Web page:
Source: German Advisory Group January 2017 newsletter

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  • RedSquareMaidan

    Congratulations Ukraine under difficult circumstances.

  • Alex George

    The increase in the minimum wage was less than authorised by the Rada, but at least it happened – this is the sort of thing that is essential if Ukraine is to keep moving forward. The little people have to be able to move beyond subsistence level.

    Thankfully that has been happening – the government has wisely kept a number of subsidies going or introduced new ones, especially for domestic gas prices. And its begun to raise salaries.

  • Alex George

    Overall, the success pointed out in the article is no more than what many have been predicting for the past two years – the two biggest drags on the Ukrainian economy were Russian aggression (including outright attacks, sabotage and economic warfare), and Ukraine’s legacy of Soviet corruption. If they are dealt with, then the Ukrainian economy cannot help but grow.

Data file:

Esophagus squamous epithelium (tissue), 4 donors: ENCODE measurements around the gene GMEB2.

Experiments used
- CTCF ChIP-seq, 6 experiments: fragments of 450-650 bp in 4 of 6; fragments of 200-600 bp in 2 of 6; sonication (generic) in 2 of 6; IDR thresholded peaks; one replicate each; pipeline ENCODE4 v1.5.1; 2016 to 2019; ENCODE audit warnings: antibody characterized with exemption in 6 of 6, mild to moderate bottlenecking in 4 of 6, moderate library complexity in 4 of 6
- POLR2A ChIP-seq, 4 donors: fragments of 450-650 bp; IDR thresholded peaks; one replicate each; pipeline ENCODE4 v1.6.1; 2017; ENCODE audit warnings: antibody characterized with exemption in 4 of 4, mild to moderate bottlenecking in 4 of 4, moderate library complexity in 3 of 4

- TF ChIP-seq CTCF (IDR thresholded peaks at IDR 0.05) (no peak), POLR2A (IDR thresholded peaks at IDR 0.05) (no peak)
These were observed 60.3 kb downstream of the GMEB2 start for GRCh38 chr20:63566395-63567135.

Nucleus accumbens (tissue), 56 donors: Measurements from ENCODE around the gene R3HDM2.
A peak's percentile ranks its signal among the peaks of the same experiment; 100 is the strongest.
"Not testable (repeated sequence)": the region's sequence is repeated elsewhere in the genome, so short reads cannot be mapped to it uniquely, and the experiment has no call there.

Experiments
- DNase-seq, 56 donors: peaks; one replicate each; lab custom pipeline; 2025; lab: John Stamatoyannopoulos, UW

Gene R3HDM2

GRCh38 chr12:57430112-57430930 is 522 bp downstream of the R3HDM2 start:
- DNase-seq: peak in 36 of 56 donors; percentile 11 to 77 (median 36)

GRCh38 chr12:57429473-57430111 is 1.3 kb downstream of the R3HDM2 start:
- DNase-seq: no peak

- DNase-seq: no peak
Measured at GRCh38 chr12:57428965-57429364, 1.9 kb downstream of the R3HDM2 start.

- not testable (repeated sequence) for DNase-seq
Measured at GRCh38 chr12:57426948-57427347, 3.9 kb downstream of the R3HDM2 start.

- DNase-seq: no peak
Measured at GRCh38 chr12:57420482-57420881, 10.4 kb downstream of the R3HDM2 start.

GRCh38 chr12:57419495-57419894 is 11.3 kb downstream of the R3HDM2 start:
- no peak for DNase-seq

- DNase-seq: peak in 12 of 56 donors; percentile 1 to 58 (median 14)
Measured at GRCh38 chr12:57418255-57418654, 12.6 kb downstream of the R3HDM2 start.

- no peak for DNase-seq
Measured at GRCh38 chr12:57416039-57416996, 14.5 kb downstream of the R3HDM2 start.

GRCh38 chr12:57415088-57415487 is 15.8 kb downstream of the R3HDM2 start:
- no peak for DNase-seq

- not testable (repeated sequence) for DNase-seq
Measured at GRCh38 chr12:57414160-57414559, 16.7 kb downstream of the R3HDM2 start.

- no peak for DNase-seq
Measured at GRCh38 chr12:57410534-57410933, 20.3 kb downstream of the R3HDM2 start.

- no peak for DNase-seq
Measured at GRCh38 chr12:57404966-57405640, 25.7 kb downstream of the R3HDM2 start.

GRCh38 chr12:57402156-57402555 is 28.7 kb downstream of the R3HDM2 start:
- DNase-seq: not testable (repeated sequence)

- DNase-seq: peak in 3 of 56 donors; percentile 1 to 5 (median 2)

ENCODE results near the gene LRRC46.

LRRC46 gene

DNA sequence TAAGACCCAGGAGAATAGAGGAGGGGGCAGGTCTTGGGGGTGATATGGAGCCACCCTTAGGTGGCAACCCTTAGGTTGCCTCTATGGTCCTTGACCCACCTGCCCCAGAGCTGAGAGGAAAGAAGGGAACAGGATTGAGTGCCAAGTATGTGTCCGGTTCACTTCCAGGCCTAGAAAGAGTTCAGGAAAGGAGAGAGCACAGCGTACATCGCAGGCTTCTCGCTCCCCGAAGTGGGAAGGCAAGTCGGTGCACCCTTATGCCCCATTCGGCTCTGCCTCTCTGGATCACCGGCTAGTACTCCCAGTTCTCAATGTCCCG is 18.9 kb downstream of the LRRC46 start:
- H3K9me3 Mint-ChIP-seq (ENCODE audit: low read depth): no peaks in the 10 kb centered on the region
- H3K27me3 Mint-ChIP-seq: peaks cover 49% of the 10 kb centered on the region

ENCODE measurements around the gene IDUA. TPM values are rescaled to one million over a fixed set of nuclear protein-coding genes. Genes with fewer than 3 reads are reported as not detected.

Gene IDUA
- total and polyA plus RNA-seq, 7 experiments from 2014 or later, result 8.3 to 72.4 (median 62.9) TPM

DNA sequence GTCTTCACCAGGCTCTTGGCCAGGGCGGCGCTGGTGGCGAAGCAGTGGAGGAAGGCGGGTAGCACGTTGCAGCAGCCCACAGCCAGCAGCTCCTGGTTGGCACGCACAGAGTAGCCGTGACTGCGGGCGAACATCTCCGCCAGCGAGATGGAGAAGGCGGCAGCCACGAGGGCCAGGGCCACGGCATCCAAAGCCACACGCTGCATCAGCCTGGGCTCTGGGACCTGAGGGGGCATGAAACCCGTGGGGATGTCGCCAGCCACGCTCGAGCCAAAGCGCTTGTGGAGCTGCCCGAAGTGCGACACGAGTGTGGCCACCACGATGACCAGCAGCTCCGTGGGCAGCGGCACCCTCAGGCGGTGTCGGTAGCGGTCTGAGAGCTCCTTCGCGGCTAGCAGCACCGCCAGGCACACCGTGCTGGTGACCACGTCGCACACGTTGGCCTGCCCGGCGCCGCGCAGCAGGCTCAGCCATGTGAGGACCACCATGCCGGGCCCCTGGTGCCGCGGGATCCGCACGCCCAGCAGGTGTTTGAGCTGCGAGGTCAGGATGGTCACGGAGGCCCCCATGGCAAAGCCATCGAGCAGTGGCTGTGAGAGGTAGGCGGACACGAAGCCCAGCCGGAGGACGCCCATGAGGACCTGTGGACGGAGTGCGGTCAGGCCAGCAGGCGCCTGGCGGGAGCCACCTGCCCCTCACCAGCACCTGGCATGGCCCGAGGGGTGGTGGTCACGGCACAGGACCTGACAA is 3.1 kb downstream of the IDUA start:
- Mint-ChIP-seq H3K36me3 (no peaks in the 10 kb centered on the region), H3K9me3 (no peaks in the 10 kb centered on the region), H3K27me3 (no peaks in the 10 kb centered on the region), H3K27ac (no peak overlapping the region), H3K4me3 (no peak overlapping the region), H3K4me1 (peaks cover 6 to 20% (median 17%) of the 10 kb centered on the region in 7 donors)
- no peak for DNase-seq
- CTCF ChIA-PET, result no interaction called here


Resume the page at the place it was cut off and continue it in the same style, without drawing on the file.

Russian aggression has been blunted – it had to give up outright attacks in February 2015, its sabotage squads sometimes succeed (e.g. the bridge blown up in Zhaporizhya five days ago) but often don’t (e.g. the sabotage squad nabbed near Lviv a few days ago), and the problem with economic warfare is that most of the shots can only be fired once – like Russia cancelling its FTA with Ukraine, whereupon Ukraine immediately slapped tariffs on Russian car imports and Russia lost that market (classic own goal).

    As for corruption it is being wound back all the time, just far slower than it ought to be.